As the IRS page Art referred you to explains, this is a complicated area because your dad is in the age group (born before 1936) that still has several options as to how the distribution will be taxed. You really have to figure the federal income tax two or three different ways to determine which election works best for a particular taxpayer's situation. In addition, New York State and New York City impose separate taxes on lump sum distributions using a rule that is different from the federal treatment. I would advise your dad to consult a tax professional in New York before taking the distribution.
Katie in San Diego
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Thank you everyone for your time and your answers. I will definately consult a pro for this matter.

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wrote:

Does he need all the money right away, or could he roll it over from his employer into a rollover IRA? Spreading the money received over a few years, even 2 or 3, could cut his tax bracket considerably..
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Actually that's what ten-year averaging with lump sum distribution does.
It calculates the tax as if the income were spread out over ten years.
Lump sum distributions using ten-year averaging is offerred as a good thing; as a possible tax savings technique.
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ArtKamlet at a o l dot c o m Columbus OH K2PZH

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On Jan 5, 10:43pm, snipped-for-privacy@panix.com (Arthur Kamlet) wrote:

Our questions are:
1) He resides in New York City. This means that his lump sum will be taxes by the Federal Government, State and City. Is this correct?
Yes Look at the NY tax form IT-230 and its Instructions to see howt they tax a 4972. It looks like NKYState and City total about $3,000.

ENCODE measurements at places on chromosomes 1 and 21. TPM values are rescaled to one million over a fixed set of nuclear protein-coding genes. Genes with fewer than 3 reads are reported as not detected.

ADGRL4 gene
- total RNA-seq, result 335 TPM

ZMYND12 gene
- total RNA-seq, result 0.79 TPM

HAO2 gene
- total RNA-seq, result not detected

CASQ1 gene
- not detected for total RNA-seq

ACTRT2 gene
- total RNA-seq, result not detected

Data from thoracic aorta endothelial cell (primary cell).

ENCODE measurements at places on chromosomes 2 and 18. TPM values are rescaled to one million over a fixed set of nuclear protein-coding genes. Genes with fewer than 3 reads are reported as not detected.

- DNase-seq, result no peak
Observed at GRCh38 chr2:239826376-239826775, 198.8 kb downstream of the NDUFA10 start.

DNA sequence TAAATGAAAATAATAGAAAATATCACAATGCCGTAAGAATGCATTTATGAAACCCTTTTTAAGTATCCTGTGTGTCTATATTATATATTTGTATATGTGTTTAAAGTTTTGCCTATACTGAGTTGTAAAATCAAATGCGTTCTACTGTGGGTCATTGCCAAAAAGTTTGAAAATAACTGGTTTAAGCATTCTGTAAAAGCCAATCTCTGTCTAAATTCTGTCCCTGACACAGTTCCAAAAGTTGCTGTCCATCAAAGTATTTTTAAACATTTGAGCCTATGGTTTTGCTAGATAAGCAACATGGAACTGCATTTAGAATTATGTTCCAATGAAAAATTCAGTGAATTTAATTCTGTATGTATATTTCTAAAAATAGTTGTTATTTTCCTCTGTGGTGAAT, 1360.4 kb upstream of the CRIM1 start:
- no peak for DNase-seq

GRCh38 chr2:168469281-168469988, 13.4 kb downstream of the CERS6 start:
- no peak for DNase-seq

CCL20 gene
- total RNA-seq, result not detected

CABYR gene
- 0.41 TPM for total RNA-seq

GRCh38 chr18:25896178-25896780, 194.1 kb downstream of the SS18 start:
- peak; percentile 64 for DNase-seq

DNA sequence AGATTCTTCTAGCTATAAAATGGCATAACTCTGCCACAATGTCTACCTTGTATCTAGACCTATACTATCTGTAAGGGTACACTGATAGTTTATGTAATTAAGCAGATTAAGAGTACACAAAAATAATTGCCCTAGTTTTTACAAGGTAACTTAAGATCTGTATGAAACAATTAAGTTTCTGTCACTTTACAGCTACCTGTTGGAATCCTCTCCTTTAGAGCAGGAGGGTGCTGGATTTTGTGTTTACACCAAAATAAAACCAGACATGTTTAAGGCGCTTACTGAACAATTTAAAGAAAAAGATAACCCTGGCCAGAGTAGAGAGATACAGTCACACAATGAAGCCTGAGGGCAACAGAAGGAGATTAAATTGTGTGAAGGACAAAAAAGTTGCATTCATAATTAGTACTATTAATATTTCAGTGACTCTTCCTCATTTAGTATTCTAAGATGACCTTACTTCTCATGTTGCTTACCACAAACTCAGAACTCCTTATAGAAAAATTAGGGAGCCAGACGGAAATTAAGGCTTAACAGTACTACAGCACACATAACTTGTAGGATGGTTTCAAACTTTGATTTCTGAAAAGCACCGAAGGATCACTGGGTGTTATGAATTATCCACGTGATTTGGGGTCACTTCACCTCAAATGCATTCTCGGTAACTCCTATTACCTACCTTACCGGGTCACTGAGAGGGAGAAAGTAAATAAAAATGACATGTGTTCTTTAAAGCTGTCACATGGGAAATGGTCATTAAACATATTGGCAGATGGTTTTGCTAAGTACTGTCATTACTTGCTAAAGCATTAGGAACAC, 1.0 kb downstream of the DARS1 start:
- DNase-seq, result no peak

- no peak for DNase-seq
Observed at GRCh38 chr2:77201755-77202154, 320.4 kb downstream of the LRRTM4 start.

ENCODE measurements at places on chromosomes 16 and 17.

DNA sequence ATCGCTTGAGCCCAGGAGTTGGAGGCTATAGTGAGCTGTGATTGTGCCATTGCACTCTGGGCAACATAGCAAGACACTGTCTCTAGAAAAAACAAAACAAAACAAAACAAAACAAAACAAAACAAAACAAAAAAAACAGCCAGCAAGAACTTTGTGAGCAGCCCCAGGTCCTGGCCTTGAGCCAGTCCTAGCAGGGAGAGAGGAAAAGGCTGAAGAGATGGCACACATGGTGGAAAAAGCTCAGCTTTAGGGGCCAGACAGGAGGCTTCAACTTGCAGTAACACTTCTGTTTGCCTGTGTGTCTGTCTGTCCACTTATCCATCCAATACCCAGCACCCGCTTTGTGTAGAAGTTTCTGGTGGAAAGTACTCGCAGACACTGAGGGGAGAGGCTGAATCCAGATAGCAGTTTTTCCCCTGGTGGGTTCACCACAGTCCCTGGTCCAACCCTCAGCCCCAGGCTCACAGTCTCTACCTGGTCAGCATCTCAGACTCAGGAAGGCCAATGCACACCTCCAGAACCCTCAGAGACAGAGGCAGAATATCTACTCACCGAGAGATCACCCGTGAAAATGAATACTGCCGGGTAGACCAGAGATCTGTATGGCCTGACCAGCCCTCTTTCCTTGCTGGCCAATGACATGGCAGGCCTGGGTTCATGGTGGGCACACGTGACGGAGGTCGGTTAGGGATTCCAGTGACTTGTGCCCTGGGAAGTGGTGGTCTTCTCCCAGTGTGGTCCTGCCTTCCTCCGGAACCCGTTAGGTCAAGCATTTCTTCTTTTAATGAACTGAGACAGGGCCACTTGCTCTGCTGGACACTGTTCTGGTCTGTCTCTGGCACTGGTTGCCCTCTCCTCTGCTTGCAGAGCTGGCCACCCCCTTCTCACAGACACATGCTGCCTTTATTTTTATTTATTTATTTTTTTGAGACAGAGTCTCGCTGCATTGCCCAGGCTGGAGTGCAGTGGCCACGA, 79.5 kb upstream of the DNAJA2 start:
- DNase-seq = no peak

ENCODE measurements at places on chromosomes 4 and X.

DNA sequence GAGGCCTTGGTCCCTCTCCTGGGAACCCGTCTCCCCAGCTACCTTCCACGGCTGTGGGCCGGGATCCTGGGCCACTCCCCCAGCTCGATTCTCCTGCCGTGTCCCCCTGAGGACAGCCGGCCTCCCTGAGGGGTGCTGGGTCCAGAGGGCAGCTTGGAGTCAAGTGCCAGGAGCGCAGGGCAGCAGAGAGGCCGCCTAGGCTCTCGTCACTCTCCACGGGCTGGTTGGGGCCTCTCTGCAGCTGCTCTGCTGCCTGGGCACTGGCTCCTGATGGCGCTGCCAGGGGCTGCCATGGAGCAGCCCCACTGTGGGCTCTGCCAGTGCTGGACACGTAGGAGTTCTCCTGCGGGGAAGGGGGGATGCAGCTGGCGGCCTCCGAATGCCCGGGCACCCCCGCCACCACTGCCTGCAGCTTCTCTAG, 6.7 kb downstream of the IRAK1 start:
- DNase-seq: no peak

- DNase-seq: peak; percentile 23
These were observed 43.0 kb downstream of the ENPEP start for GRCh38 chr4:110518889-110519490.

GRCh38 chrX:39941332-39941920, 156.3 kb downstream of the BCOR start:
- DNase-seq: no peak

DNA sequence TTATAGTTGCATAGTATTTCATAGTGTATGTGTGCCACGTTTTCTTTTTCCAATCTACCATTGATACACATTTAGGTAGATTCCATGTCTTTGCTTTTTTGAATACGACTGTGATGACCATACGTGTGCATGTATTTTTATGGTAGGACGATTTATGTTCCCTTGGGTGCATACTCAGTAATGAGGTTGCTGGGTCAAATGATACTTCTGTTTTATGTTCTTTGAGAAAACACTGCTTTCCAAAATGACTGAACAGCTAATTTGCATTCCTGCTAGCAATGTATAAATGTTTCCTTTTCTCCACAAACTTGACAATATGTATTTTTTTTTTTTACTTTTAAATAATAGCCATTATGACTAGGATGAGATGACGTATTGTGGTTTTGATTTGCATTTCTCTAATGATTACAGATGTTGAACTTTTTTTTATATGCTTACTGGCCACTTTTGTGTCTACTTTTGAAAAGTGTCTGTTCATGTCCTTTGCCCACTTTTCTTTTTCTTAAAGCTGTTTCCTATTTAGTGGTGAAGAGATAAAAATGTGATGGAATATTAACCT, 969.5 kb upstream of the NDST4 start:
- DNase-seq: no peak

2) What / how can we figure out what are the taxes owed on this total amount?
The instructions for form 4972 and NY form IT-230 tell you how to figure the tax..
The 4972 tax for a $270,000 Lump Sum Distribution will be $56,770, for an average tax rate of 21%. If he made any After-tax Contributions, deduct them from the $270K. He cannot roll over to an IRA AND take a 4972 DIstribution. He cannot take only part of the $270K. He can take a 4972 separately on his pension if he wants to lump sum it (if allowable). The 4972 Instructions are misleading regarding prohibiting more than one 4972. I personally took 3 for different plans.
You should compare this one-time 4972 tax with the tax on RMD's (His RMD amount of ordinary income would be about $14,000 in 2009 and increasing each year). The RMD adds to his AGI and is taxable ordinary income at his tax bracket. When he dies any remainder is taxed to his heirs at their tax bracket.
The 4972 is a lump sum of tax and does not add to his AGI nor ordinary income tax bracket, nor add tax on heirs, however the subsequent earnings on the lump sum are taxed as any investment would be.
3) If he does take a lump sum, will he get the full amount from the 401k folks and then pay the taxes at the end of the year, or all deductions (for taxes) are made before he is sent the money?
20% withholding will be taken from the lump sum, or about the amount of 4972 taxes due.
4) If he earns $50K (pension, social security) in 2009 and on top of he takes out the $270K, will he then be considered making $320K for the year 2009
No, it does NOT effect his ordinary tax nor income since it is a just another tax on his 1040 line 41(b) and doesn't enter into his AGI nor AMT.
or will his $50K will be taxed at his normal rate and the $270K will be taxed at the special "form 4972" rate?
Yes
5) What is the difference between form 4972-S and 4972-T ?
Same form in tax programs for "Taxpayer" and "Spouse".
6) What is this "10-year average" qualification that I see people asking about?
That is it. Lump Sum form 4972. There used to be 5 year averaging but it is no longer available.
Thank you very much for your help with this matter! I am trying to get some ideas of what he will be dealing with.
It is very straight-forward. Just fill out the form 4972 and enter the tax on his 1040 at line 44(b). NY is a bit more complicated but much of it won't apply to him as there is no annuity nor Long Term Capital Gain. good luck
ed